Rand and her philosophy of Objectivism have been subject to various criticisms. In the realm of analytic philosophy, however, it is more accurate to say that Rand's work has been mostly ignored. University departments considered leaders in the field of analytic philosophy pay scant attention to her work. For example, a study of well-regarded departments in both the analytic and Continental philosophy traditions[9], produced by Brian Leiter, reveals not one department that considers an acquaintance with Rand's work a prerequisite for the Ph.D. Some academics, however, are bringing her work into the mainstream. One sign of this is the existence of the Ayn Rand Society [10], founded in 1987, an organization of academic philosophers that is affiliated with the American Philosophical Association.

A notable exception to the general lack of attention paid to Rand in the analytic philosophy community is the essay "On the Randian Argument" by Harvard University philosopher Robert Nozick, which appears in his collection Socratic Puzzles. Nozick's own libertarian political conclusions are similar to Rand's, but his essay is critical of her argument, and he accuses her of inadequately handling several important issues in metaphysics, epistemology, and ethics. For example, he argues that her solution to David Hume's famous is-ought problem is unsatisfactory. Rand holds that preserving one's own life is objectively the highest value because it makes all other values possible. Nozick says that to make this argument sound, she still needs to explain why someone could not rationally prefer the state of eventually dying and having no values. Thus, he argues, her attempt to deduce the morality of selfishness is essentially an instance of assuming the conclusion or begging the question. Nevertheless, Nozick did respect Rand as an author and noted that he found her books enjoyable and thought-provoking.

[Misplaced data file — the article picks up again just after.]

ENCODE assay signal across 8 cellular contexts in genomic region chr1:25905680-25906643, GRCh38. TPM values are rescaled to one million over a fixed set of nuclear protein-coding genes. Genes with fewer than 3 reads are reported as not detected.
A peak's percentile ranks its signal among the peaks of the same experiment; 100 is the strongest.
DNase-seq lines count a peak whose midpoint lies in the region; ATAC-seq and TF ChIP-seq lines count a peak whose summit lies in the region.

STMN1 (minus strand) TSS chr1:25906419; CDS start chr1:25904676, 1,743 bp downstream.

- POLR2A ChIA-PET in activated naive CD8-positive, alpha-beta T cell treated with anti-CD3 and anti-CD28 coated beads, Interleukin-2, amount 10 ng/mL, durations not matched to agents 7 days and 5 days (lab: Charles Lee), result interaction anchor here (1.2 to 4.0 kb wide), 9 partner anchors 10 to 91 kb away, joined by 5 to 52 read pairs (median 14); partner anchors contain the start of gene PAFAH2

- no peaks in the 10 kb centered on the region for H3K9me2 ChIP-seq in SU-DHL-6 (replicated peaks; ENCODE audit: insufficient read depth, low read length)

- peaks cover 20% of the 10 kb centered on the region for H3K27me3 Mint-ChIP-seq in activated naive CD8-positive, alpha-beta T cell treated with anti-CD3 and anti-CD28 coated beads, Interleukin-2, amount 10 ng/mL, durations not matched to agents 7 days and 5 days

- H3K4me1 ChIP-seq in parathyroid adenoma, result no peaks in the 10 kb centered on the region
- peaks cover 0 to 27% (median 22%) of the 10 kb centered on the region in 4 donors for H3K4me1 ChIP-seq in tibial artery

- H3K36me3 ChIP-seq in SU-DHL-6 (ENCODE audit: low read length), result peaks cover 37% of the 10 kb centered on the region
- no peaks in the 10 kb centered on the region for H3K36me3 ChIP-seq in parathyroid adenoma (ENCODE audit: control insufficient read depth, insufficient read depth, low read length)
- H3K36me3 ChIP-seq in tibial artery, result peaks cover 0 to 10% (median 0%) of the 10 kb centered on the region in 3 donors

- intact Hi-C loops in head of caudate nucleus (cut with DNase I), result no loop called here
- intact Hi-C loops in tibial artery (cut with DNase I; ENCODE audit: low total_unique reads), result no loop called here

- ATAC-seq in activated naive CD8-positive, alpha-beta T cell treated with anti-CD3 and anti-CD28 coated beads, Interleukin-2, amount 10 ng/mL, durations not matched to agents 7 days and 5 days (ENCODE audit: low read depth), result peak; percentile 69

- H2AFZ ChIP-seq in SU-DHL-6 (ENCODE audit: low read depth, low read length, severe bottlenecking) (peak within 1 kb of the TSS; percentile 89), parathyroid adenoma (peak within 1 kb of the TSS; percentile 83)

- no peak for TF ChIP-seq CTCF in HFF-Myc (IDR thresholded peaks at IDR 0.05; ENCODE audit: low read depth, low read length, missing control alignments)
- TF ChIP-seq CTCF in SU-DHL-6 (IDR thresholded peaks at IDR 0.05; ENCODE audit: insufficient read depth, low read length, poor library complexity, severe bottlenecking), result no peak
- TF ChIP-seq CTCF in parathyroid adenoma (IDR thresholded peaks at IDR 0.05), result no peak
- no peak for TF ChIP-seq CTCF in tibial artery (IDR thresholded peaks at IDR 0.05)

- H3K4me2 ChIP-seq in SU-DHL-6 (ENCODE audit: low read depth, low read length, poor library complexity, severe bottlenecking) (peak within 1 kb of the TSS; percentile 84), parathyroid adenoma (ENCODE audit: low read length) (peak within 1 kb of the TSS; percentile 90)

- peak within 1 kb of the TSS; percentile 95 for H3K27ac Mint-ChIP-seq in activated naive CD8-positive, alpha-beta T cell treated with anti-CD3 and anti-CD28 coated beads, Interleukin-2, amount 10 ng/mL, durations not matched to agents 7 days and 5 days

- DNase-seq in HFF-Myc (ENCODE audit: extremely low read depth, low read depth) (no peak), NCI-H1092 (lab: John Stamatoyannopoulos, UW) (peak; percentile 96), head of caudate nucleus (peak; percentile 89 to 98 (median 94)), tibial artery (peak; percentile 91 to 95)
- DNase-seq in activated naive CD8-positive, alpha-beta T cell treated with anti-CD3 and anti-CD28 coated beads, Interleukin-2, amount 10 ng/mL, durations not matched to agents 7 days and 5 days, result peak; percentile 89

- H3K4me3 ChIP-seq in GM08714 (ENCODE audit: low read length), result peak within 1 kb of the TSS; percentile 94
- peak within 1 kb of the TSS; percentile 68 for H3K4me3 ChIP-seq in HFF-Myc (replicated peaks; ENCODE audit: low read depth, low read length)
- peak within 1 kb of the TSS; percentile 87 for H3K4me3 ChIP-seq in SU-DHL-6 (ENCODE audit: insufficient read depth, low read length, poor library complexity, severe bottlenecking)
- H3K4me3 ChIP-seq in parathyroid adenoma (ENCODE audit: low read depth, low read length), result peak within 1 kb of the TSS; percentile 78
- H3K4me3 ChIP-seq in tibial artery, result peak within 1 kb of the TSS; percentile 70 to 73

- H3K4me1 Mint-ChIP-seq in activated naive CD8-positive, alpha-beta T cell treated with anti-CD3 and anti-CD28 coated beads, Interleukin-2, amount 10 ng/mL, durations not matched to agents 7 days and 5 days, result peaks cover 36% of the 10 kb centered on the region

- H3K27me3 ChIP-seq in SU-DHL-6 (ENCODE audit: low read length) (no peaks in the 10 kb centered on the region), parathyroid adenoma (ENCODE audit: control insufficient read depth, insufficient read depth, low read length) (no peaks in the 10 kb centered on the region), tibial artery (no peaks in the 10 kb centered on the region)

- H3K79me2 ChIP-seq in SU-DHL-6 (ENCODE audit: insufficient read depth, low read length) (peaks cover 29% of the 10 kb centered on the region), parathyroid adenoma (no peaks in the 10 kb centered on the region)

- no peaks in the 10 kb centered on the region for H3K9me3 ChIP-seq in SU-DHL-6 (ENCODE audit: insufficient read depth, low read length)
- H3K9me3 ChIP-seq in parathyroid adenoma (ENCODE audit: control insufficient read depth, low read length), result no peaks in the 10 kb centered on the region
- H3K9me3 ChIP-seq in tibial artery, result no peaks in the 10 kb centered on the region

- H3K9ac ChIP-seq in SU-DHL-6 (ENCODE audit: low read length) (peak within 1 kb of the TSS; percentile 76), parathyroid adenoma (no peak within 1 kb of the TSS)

Rand has sometimes been viewed with suspicion for her practice of presenting her philosophy in fiction and non-fiction books aimed at a general audience rather than publishing in peer-reviewed journals. Rand's defenders note that she is part of a long tradition of authors who wrote philosophically rich fiction — including Dante, John Milton, Fyodor Dostoevsky, and Albert Camus, and that other philosophers such as Jean-Paul Sartre presented their philosophies in both fictional and non-fictional forms.

Other critics argue that Rand’s idealistic philosophy and her Romantic literary style are not applicable to the inhabited world. In particular, those critics have claimed that Rand's novels are made up of one-dimensional characters. They dislike that most of the Objectivist heroes are incredibly intelligent and unencumbered by doubt. Some of the heroes are very rich. Others seem to have no shortcomings at all — especially Howard Roark, the hero of The Fountainhead . The antagonists are often weak, pathetic, full of uncertainty, and lacking in imagination and talent.